Ben Parfitt
Logs piled up awaiting conversion to wood pellets at a factory now owned by multinational Drax Group. Photo from

Mar. 7, 2022

Diane Nicholls takes a senior role in a controversial industry she helped regulate. And promote.

At mid-afternoon on Monday, senior staff at B.C.’s Forests Ministry were told that one of their highest-ranking members — the province’s chief forester, Diane Nicholls — was entering a revolving door that would sweep her seamlessly out of government and into the industry her ministry regulates.

Charlie Carey
Aerial spraying of herbicides, like this helicopter seen in the Prince George Forest District, are part of a proposed South Coast Pest Management Plan from BC Timber Sales.James Steidle

Mar. 24, 2022

The five year Pest Management Plan, which covers Squamish to Hope, targets native hard woods and Indigenous medicines and food in efforts to increase lumber output.

A proposed BC Timber Sales Pest Management Plan is gaining attention and fierce push back, as the provincial agency seeks to use aerial and ground spraying of herbicides to increase commercial lumber output.

Judith Lavoie
Nuchatlaht Ha’wilth (Hereditary Chief) Jordan Michael says logging has destroyed old-growth forest and salmon streams on Nootka Island, but the province won’t recognize Nuchatlaht First Nation’s right to manage the territory. Photo via Nuchatlaht First Nation.

Mar. 22, 2022

The nation is in BC Supreme Court to claim title to heavily-logged land the province says they ‘abandoned.’

As Archie Little anticipated the groundbreaking Indigenous title case that began in B.C. Supreme Court yesterday, March 21, he emphasized the phrase supporters are using to describe the legal battle between the tiny Nuchatlaht First Nation and the provincial and federal governments.

Nina Lakhani
Forests, such as this one in Indonesia, do lmore than just store carbon. Photograph: Xinhua/Rex/Shutterstock

Mar. 24, 2022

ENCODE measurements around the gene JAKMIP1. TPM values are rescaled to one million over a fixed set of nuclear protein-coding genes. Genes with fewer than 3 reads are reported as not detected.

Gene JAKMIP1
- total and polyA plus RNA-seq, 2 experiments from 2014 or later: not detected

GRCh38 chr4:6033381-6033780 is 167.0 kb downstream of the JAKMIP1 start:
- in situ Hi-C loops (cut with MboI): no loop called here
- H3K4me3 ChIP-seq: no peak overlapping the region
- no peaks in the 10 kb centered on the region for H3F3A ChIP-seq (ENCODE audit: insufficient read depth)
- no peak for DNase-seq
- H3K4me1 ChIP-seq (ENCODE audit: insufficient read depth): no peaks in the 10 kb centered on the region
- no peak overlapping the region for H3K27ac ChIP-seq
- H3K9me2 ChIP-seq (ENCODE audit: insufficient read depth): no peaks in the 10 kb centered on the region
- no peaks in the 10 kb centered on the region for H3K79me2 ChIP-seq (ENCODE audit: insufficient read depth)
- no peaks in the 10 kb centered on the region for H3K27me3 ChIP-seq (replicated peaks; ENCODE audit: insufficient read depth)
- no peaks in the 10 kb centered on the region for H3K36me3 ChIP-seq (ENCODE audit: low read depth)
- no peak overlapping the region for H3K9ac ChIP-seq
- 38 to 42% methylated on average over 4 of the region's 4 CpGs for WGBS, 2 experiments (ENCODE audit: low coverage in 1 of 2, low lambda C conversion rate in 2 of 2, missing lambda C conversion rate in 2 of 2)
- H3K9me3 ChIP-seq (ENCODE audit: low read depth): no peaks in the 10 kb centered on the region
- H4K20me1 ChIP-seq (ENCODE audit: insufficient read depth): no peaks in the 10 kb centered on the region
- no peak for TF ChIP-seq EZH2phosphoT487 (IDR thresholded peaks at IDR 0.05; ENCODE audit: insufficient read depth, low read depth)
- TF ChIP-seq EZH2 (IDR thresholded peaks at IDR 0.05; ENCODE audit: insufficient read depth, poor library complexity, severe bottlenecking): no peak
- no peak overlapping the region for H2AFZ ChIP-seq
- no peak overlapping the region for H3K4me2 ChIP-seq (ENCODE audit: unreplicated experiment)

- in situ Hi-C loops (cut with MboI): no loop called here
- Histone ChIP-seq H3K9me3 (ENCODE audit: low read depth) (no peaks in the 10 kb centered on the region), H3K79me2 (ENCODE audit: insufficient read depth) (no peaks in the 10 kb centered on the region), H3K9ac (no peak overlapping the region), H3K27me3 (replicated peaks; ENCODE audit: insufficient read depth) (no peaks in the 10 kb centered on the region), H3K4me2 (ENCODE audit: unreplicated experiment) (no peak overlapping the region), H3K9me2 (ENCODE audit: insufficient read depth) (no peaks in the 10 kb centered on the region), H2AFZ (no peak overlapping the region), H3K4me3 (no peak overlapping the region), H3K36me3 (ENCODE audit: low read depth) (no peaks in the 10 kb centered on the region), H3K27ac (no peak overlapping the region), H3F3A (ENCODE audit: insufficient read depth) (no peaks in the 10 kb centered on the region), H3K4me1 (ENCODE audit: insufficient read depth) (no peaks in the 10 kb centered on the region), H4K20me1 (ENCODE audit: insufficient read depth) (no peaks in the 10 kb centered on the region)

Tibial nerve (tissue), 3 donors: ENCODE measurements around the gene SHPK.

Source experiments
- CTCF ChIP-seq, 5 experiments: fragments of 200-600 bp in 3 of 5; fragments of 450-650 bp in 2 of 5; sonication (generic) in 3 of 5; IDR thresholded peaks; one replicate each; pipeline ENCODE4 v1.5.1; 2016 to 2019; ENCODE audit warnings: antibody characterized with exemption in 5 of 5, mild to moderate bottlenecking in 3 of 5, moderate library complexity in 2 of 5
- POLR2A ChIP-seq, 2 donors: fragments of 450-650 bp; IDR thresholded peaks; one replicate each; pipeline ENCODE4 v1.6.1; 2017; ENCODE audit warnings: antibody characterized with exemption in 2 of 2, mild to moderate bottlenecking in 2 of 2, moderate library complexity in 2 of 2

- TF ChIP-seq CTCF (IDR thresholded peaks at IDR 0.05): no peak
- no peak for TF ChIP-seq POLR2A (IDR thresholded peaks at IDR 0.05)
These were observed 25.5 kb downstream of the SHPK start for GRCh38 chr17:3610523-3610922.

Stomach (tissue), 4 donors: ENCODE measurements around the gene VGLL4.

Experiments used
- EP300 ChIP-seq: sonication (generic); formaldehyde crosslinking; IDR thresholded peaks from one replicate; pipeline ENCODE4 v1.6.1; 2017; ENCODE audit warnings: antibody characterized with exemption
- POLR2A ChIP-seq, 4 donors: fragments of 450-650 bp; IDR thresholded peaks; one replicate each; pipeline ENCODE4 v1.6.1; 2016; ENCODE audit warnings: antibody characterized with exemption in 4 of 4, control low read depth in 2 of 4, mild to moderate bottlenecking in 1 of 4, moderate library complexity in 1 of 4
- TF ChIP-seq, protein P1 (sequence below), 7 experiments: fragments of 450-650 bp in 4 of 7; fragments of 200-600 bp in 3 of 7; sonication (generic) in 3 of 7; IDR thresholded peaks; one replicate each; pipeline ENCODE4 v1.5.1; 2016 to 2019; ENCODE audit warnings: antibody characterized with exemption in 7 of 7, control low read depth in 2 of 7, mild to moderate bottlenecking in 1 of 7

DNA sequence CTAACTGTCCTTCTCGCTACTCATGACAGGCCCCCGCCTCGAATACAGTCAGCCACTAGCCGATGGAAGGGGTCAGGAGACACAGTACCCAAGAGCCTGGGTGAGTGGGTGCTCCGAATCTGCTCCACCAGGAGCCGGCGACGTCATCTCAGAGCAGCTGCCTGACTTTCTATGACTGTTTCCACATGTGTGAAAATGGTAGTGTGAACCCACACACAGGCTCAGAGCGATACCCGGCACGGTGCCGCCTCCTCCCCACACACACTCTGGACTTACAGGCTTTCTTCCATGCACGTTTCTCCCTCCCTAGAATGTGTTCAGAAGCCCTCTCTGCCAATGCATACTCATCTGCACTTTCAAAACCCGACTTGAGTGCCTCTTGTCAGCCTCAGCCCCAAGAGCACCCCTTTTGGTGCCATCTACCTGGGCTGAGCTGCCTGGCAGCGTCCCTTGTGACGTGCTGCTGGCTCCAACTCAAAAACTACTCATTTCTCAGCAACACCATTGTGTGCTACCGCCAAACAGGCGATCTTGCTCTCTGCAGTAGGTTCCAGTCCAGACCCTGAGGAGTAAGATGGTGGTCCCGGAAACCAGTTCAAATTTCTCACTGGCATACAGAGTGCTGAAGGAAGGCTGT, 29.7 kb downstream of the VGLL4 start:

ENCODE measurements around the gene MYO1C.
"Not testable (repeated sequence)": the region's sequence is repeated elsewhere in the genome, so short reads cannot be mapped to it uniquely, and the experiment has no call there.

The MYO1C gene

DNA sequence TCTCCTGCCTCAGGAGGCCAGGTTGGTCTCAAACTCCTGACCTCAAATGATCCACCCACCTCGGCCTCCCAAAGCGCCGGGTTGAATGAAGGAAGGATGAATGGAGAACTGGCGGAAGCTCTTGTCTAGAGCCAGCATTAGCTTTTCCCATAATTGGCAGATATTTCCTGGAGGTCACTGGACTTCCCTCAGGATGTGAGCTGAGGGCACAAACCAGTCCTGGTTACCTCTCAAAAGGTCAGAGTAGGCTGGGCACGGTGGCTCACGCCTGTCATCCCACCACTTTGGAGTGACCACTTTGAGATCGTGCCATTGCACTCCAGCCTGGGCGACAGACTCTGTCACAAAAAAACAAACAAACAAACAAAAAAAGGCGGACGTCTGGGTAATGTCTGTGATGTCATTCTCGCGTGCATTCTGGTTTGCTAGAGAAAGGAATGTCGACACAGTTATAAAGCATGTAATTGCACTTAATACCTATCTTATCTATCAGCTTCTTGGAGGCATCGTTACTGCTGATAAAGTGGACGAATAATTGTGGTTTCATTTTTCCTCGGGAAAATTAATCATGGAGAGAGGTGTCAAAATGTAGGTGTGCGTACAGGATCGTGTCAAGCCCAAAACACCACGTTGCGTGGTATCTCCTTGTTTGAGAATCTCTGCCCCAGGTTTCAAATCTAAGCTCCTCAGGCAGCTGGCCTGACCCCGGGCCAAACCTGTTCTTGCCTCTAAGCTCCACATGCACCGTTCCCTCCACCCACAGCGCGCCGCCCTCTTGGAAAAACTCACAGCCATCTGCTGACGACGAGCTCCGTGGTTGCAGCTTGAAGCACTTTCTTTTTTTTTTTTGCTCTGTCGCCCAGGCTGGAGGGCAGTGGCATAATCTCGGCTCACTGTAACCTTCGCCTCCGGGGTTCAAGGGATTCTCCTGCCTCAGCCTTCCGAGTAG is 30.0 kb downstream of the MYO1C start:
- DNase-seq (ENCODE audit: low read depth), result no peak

New data suggests forests help keep the Earth at least half of a degree cooler, protecting us from the effects of climate crisis

The world’s forests play a far greater and more complex role in tackling climate crisis than previously thought, due to their physical effects on global and local temperatures, according to new research.

Brian Melley
This undated photo provided by Save the Redwoods League shows some of the 523 acres of redwood forestland in Mendocino County, Calif., which was donated to the InterTribal Sinkyone Wilderness Council for lasting protection and ongoing stewardship. The conservation group is turning over a historic redwood grove on the Northern California coast to the descendants of the original Native American inhabitants. (Max Forster/Save the Redwoods League via AP)

LOS ANGELES (AP) — The descendants of Native American tribes on the Northern California coast are reclaiming a bit of their heritage that includes ancient redwoods that have stood since their ancestors walked the land.

Save the Redwoods League planned to announce Tuesday that it is transferring more than 500 acres (202 hectares) on the Lost Coast to the InterTribal Sinkyone Wilderness Council.

Taryn Skalbania

Jan. 19, 2022

In recent letter to editor in Kelowna paper, a 'conservative' called protestors at Fairy Creek 'nincompoops', said 'get a real job', so I wrote back Taryn Skalbania

Re: “Find legitimate jobs for protesters,” Letters, Jan 15:

Dear Editor: I support of the actions of “tree-hugging heretics” as Paul Crossley of Penticton refers to the thousands of ancient tree, primary forest and old-growth defenders, province-wide.

Kenny Stancil
An aerial photograph taken on February 24, 2014 shows the destruction of an Indonesian rainforest—the habitat of endangered orangutans, tigers, and other animals as well as plant species—cleared to make way for a palm oil plantation on Borneo Island. (Photo: Bay Ismoyo/AFP via Getty Images)

Jan. 13, 2022

"Most companies and financial institutions with the greatest ability to halt deforestation are doing little or nothing."

A new report published Thursday details how some of the world's biggest corporations and banks are exacerbating the global climate emergency by fueling the destruction of the world's tropical rainforests.

Rochelle Baker
Ken Wu, chair of the new Nature-Based Solutions Foundation, says conservation financing is necessary for First Nations in B.C. that agree to pause logging at-risk old-growth. Photo courtesy of NBSF

Jan. 13, 2022

A new conservation foundation is working to provide Indigenous and other land-based communities with funds to protect endangered ecosystems and build economic alternatives to the logging of at-risk old-growth forests.


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